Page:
Traders in fakes exploit web sales
Dealers in counterfeit products are using online auction sites to sell their wares that they pass off as genuine.
The Customs and Excise Department says this is a new method that is used to evade detection by their new monitoring system.
The number of counterfeit goods cases has been rising steadily, from 26 in 2008 to 47 in 2009, and to 49 last year. There were 26 cases in the first half of this year, similar to the same period last year. Most of the cases involved Yahoo Hong Kong's auction site.
Sandra Tam So-ying, superintendent of the intellectual property investigation group, said vendors selling counterfeit goods often disguise the fakes as second-hand products to confuse potential buyers and lure them to pay higher prices.
'They sell them as genuine goods to avoid our surveillance online,' she said.
'But we will be able to discover that [nonetheless], when the victims lodge a complaint.'
This year, the department set up an online system to monitor local auction sites 24 hours a day, searching for fake goods using keyword searches.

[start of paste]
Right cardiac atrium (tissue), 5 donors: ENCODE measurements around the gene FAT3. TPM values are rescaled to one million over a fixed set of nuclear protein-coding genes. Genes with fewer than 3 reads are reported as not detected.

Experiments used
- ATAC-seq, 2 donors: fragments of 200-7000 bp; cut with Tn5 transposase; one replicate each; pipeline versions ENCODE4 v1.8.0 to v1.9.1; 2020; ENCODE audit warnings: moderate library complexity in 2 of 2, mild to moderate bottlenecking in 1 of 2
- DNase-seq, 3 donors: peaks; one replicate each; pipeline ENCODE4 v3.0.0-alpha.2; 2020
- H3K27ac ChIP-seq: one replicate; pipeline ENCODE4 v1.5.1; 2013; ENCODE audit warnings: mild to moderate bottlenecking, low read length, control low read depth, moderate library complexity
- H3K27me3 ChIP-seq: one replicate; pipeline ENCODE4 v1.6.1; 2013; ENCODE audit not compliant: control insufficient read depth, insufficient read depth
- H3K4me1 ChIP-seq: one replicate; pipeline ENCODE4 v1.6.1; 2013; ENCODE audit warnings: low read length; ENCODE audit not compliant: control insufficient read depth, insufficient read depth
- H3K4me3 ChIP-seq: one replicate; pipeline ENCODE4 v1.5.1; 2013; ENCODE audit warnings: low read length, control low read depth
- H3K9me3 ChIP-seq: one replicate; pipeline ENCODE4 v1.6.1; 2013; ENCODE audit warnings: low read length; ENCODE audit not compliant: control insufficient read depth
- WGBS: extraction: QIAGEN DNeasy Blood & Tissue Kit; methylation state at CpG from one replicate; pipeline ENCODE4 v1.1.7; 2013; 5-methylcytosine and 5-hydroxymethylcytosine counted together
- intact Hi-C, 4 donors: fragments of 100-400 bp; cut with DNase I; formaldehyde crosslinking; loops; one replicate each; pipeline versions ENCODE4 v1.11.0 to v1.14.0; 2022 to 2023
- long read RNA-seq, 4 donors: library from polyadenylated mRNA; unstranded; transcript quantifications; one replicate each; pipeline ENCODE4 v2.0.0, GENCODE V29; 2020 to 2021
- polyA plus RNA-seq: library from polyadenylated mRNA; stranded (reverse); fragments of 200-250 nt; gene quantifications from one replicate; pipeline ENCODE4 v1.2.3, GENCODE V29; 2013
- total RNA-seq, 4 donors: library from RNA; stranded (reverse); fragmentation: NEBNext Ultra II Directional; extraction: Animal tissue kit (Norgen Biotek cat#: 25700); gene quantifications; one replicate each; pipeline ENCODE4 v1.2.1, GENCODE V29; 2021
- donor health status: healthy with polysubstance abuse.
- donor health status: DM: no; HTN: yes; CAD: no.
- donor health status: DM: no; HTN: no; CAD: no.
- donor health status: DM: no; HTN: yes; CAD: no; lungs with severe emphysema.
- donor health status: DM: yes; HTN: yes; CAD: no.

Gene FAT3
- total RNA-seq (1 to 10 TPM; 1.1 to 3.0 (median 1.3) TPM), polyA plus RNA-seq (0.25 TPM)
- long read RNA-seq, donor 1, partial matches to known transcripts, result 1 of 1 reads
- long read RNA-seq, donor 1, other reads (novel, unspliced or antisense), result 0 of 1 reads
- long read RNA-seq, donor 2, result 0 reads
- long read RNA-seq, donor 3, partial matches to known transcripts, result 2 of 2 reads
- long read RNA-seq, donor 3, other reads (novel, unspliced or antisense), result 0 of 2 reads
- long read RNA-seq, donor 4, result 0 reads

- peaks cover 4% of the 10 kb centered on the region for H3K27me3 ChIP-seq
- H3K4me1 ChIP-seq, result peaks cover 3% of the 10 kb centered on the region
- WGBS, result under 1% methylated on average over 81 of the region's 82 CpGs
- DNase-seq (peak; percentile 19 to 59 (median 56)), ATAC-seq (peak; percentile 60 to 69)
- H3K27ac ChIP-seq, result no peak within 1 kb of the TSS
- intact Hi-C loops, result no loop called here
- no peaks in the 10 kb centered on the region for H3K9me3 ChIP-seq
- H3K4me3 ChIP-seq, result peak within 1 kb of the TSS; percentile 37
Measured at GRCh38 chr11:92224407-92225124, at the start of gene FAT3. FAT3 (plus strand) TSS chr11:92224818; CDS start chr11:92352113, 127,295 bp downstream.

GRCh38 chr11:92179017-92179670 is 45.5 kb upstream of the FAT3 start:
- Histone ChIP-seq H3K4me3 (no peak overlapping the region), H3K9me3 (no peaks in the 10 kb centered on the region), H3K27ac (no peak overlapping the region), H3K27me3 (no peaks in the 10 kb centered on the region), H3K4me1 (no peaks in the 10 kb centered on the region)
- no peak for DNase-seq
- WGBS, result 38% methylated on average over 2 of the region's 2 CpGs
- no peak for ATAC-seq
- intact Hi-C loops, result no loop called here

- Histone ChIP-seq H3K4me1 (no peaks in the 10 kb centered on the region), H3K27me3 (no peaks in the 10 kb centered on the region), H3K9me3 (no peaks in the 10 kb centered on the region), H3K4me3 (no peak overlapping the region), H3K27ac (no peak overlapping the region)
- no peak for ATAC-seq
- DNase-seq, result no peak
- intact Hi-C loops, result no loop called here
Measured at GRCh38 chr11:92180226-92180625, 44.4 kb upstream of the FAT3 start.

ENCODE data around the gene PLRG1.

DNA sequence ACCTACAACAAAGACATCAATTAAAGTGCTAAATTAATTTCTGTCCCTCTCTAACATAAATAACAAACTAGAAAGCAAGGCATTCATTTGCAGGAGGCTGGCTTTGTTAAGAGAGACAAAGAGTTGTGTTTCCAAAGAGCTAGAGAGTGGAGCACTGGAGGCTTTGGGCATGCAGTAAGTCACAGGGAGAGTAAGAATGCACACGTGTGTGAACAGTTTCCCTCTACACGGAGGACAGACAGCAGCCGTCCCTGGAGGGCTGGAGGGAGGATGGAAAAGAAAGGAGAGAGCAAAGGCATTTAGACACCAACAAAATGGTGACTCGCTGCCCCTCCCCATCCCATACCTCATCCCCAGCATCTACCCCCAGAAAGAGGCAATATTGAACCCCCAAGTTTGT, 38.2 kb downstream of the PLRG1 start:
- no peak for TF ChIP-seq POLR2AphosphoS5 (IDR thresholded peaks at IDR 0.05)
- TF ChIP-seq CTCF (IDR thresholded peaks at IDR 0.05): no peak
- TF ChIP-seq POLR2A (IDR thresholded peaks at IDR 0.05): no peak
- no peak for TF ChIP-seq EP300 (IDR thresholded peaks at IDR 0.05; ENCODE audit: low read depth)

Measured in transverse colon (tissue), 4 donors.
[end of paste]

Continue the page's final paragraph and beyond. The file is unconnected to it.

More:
In one such case, a woman put up a fake handbag for sale, using airbrushed pictures, on Yahoo Hong Kong's auction site.
She claimed the bag, which resembled a luxury model that cost about HK$110,000, was a second-hand limited edition, Tam said. A buyer bought the bag for HK$31,000 and deposited the money in an account belonging to her boyfriend. The buyer received the bag by post but found it was fake upon inspection at a shop of the brand.
The couple were arrested after the buyer made a complaint. The seller was found to have been involved in three previous cases.
Tam said the department was now relying heavily on victims' complaints to detect fake goods sold as genuine. She said customs would upgrade its keyword-search criteria.
University and college students have been getting involved in selling counterfeit goods online. Of the 28 people arrested in the first half of this year, five were students, compared with the two students arrested in the first half of 2010. Their ages ranged from 18 to 21.
'They think they are invisible, that no one on the internet knows their real names and appearance,' Tam said. 'They usually use the post for transactions and thought they could cancel the accounts afterwards. That's why they are getting more daring and think customs would not arrest them.'
A Yahoo Hong Kong spokeswoman said auction users should comply with Yahoo's rule against counterfeit goods. She said any suspected cases should be reported to Yahoo.